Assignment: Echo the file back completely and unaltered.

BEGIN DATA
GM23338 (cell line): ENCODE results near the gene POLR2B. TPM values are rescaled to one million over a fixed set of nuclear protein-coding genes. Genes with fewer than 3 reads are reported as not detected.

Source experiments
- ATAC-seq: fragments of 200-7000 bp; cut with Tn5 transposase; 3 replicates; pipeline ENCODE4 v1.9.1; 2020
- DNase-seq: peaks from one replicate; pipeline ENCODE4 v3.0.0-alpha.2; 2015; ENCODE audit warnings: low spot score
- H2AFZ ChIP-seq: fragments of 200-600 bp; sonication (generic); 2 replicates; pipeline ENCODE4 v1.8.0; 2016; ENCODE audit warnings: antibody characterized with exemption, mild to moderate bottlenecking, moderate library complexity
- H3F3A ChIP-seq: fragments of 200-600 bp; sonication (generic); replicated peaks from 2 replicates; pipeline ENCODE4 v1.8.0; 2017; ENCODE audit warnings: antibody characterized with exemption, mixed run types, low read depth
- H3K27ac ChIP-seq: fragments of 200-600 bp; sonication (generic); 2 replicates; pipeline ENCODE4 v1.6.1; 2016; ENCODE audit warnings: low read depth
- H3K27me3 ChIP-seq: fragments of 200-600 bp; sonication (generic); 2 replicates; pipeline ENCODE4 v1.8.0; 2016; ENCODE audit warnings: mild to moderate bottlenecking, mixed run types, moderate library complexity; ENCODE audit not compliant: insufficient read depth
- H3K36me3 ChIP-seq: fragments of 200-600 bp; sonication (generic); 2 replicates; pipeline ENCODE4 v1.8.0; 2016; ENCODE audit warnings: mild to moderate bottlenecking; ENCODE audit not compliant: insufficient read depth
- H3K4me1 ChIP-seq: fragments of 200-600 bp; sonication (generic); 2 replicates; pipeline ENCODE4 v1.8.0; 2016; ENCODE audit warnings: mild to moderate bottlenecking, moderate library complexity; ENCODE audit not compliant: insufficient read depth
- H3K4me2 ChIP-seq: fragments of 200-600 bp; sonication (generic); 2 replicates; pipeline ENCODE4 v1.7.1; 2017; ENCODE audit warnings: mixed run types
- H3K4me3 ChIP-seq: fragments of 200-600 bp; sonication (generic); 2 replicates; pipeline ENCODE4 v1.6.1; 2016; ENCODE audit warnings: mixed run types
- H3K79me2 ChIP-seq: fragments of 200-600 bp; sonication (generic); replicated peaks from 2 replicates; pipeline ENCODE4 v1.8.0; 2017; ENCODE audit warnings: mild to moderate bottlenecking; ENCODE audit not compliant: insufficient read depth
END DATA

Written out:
GM23338 (cell line): ENCODE results near the gene POLR2B. TPM values are rescaled to one million over a fixed set of nuclear protein-coding genes. Genes with fewer than 3 reads are reported as not detected.

Source experiments
- ATAC-seq: fragments of 200-7000 bp; cut with Tn5 transposase; 3 replicates; pipeline ENCODE4 v1.9.1; 2020
- DNase-seq: peaks from one replicate; pipeline ENCODE4 v3.0.0-alpha.2; 2015; ENCODE audit warnings: low spot score
- H2AFZ ChIP-seq: fragments of 200-600 bp; sonication (generic); 2 replicates; pipeline ENCODE4 v1.8.0; 2016; ENCODE audit warnings: antibody characterized with exemption, mild to moderate bottlenecking, moderate library complexity
- H3F3A ChIP-seq: fragments of 200-600 bp; sonication (generic); replicated peaks from 2 replicates; pipeline ENCODE4 v1.8.0; 2017; ENCODE audit warnings: antibody characterized with exemption, mixed run types, low read depth
- H3K27ac ChIP-seq: fragments of 200-600 bp; sonication (generic); 2 replicates; pipeline ENCODE4 v1.6.1; 2016; ENCODE audit warnings: low read depth
- H3K27me3 ChIP-seq: fragments of 200-600 bp; sonication (generic); 2 replicates; pipeline ENCODE4 v1.8.0; 2016; ENCODE audit warnings: mild to moderate bottlenecking, mixed run types, moderate library complexity; ENCODE audit not compliant: insufficient read depth
- H3K36me3 ChIP-seq: fragments of 200-600 bp; sonication (generic); 2 replicates; pipeline ENCODE4 v1.8.0; 2016; ENCODE audit warnings: mild to moderate bottlenecking; ENCODE audit not compliant: insufficient read depth
- H3K4me1 ChIP-seq: fragments of 200-600 bp; sonication (generic); 2 replicates; pipeline ENCODE4 v1.8.0; 2016; ENCODE audit warnings: mild to moderate bottlenecking, moderate library complexity; ENCODE audit not compliant: insufficient read depth
- H3K4me2 ChIP-seq: fragments of 200-600 bp; sonication (generic); 2 replicates; pipeline ENCODE4 v1.7.1; 2017; ENCODE audit warnings: mixed run types
- H3K4me3 ChIP-seq: fragments of 200-600 bp; sonication (generic); 2 replicates; pipeline ENCODE4 v1.6.1; 2016; ENCODE audit warnings: mixed run types
- H3K79me2 ChIP-seq: fragments of 200-600 bp; sonication (generic); replicated peaks from 2 replicates; pipeline ENCODE4 v1.8.0; 2017; ENCODE audit warnings: mild to moderate bottlenecking; ENCODE audit not compliant: insufficient read depth